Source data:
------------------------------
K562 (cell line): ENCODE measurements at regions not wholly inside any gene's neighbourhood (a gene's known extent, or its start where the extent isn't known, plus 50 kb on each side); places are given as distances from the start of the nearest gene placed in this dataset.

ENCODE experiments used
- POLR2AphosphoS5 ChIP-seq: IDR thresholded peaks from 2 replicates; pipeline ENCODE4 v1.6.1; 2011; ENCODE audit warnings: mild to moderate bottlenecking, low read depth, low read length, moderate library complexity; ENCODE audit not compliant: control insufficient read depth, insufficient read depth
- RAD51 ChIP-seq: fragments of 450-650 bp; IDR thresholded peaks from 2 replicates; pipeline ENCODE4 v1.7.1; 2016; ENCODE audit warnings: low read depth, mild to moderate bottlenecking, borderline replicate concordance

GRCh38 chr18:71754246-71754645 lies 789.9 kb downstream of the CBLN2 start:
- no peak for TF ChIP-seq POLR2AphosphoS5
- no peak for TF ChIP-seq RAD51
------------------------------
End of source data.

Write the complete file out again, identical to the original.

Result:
K562 (cell line): ENCODE measurements at regions not wholly inside any gene's neighbourhood (a gene's known extent, or its start where the extent isn't known, plus 50 kb on each side); places are given as distances from the start of the nearest gene placed in this dataset.

ENCODE experiments used
- POLR2AphosphoS5 ChIP-seq: IDR thresholded peaks from 2 replicates; pipeline ENCODE4 v1.6.1; 2011; ENCODE audit warnings: mild to moderate bottlenecking, low read depth, low read length, moderate library complexity; ENCODE audit not compliant: control insufficient read depth, insufficient read depth
- RAD51 ChIP-seq: fragments of 450-650 bp; IDR thresholded peaks from 2 replicates; pipeline ENCODE4 v1.7.1; 2016; ENCODE audit warnings: low read depth, mild to moderate bottlenecking, borderline replicate concordance

GRCh38 chr18:71754246-71754645 lies 789.9 kb downstream of the CBLN2 start:
- no peak for TF ChIP-seq POLR2AphosphoS5
- no peak for TF ChIP-seq RAD51